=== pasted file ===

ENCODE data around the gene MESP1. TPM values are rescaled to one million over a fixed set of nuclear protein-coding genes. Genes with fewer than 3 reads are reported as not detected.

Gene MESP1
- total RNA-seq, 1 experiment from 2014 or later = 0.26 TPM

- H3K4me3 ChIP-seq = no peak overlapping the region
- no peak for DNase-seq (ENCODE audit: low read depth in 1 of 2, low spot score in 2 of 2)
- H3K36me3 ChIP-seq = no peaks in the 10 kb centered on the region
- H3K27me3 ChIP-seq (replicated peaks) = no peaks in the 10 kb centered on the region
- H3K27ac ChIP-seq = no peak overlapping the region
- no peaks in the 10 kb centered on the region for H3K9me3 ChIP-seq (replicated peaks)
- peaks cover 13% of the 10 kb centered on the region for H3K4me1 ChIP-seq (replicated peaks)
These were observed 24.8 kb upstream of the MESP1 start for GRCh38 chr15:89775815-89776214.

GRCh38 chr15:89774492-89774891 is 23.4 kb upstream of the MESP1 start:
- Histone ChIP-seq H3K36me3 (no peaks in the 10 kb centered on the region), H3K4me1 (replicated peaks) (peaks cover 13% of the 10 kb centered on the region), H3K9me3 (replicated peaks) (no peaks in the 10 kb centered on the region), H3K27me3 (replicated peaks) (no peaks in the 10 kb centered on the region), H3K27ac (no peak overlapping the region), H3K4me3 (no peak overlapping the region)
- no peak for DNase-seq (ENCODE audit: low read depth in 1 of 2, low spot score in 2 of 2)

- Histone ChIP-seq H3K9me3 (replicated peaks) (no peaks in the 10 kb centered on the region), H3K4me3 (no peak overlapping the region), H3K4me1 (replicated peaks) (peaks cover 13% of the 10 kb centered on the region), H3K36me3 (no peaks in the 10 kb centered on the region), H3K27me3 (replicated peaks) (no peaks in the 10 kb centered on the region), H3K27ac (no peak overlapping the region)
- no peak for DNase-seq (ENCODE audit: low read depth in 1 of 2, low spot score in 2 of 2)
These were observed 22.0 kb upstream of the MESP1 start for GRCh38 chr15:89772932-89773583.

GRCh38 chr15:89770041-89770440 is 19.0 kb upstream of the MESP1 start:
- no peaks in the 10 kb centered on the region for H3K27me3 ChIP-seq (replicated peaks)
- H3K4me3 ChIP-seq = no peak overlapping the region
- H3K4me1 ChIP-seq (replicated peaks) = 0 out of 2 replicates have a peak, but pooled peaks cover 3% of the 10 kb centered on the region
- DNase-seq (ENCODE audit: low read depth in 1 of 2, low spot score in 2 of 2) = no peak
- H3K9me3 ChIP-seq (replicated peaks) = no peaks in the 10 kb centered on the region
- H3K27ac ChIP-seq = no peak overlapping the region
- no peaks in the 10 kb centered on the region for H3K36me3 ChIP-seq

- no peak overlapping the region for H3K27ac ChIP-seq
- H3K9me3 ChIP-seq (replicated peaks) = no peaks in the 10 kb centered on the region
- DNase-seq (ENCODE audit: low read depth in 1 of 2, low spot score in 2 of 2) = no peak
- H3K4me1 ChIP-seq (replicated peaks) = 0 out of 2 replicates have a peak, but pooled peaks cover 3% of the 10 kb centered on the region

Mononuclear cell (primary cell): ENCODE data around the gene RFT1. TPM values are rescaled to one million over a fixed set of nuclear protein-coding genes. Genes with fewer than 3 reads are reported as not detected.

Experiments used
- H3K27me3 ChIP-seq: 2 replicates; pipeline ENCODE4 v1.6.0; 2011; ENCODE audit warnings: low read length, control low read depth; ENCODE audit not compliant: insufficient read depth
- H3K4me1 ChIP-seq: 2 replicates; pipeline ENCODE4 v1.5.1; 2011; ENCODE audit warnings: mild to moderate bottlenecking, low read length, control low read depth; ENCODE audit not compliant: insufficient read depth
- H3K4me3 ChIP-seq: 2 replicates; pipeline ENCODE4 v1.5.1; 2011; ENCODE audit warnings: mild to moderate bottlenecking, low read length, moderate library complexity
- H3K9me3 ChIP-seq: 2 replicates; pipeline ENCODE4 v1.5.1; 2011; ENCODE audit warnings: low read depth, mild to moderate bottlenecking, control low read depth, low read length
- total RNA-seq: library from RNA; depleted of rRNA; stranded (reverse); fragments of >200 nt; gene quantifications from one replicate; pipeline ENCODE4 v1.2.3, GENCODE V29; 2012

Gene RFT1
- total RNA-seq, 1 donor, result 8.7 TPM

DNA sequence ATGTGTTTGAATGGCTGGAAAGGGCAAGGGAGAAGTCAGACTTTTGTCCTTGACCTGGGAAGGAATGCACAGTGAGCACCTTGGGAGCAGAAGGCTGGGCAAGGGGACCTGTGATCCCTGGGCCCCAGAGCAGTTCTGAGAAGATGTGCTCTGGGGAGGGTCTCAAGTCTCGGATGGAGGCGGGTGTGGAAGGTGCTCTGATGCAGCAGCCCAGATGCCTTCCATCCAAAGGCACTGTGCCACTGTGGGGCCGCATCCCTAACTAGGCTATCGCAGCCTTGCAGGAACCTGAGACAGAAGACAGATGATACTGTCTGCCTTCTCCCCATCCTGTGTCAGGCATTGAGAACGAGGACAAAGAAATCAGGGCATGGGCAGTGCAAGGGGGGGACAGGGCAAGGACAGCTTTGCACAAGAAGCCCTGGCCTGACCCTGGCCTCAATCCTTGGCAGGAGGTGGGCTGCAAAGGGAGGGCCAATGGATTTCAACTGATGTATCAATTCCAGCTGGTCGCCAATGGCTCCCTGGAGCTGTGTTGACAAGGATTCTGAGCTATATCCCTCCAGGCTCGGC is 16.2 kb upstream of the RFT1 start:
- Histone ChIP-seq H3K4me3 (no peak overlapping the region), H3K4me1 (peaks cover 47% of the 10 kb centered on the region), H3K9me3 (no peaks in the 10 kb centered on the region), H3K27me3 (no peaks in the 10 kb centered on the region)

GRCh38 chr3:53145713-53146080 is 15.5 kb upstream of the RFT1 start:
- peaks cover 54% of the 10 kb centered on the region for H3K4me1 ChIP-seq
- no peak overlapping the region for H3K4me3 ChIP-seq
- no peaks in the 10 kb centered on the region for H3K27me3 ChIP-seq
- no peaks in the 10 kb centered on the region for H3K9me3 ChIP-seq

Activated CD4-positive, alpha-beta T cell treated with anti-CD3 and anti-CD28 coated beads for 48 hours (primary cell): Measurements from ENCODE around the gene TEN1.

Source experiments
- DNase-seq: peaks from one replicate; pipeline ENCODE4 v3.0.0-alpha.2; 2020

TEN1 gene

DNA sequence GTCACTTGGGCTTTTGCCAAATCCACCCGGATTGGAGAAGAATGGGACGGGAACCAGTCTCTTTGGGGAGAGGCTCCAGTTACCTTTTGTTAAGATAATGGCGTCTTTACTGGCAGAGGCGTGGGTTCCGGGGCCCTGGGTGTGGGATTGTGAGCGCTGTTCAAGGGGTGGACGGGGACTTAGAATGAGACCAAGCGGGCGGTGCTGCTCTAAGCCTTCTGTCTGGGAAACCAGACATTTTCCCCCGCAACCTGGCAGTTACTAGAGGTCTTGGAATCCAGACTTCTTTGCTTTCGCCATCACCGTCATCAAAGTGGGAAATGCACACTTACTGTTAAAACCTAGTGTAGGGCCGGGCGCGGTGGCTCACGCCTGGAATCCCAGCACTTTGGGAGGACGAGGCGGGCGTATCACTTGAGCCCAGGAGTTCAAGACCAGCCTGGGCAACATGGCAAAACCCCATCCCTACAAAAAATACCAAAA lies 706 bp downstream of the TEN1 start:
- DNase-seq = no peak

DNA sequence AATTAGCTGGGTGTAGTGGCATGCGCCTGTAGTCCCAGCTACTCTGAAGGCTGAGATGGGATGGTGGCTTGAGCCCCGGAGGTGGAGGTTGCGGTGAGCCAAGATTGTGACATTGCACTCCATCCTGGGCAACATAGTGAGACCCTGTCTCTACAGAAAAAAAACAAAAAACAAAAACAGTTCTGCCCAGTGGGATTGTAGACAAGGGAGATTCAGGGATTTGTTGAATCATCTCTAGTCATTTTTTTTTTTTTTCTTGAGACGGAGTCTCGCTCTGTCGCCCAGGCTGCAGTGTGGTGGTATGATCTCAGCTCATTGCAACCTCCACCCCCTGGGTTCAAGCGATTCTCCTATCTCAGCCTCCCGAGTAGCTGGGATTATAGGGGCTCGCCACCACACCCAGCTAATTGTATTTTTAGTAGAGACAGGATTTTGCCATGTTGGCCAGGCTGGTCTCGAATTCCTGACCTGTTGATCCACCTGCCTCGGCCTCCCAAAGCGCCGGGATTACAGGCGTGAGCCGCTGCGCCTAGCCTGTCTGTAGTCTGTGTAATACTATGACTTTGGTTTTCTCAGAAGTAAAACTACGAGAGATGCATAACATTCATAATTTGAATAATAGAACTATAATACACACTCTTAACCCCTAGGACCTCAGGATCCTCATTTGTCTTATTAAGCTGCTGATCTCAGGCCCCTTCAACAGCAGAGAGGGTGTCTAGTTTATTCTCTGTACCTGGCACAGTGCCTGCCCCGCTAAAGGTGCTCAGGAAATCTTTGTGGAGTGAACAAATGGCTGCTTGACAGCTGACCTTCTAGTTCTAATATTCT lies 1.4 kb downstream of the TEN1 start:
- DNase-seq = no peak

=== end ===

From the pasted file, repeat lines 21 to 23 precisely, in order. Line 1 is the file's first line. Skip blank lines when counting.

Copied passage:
- H3K4me1 ChIP-seq (replicated peaks) = 0 out of 2 replicates have a peak, but pooled peaks cover 3% of the 10 kb centered on the region
- DNase-seq (ENCODE audit: low read depth in 1 of 2, low spot score in 2 of 2) = no peak
- H3K9me3 ChIP-seq (replicated peaks) = no peaks in the 10 kb centered on the region